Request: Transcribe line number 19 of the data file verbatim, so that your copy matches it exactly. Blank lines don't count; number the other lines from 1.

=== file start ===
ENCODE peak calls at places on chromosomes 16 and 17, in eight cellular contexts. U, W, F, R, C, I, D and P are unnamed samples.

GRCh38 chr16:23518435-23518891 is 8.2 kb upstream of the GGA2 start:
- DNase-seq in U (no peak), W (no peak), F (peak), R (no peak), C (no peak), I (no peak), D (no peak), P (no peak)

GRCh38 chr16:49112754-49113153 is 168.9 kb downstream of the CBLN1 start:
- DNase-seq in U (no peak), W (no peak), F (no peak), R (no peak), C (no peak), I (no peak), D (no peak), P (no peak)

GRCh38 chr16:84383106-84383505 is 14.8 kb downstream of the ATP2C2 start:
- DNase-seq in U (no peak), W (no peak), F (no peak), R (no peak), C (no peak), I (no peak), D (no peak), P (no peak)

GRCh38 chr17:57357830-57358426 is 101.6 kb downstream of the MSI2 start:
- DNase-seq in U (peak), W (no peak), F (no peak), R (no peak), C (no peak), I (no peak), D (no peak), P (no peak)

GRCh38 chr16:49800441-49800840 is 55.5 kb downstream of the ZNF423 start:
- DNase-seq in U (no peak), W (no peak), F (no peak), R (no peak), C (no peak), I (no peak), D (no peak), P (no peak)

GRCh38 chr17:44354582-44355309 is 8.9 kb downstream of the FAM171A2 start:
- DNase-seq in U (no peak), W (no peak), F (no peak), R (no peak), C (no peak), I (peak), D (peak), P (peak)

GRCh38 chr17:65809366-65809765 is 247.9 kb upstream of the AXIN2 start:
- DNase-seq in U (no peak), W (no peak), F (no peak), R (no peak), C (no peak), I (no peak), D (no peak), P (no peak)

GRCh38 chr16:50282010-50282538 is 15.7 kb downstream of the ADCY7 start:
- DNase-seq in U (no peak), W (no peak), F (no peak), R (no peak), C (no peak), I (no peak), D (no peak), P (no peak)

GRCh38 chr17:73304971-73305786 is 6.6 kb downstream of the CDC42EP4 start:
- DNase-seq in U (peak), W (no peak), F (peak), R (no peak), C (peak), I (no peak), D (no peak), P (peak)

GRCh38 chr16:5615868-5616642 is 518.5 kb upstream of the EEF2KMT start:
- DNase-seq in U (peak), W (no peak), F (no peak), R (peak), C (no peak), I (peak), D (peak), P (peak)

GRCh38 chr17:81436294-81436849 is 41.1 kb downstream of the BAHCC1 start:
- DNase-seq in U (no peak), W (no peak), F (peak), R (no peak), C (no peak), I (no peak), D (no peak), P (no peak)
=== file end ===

- DNase-seq in U (peak), W (no peak), F (peak), R (no peak), C (peak), I (no peak), D (no peak), P (peak)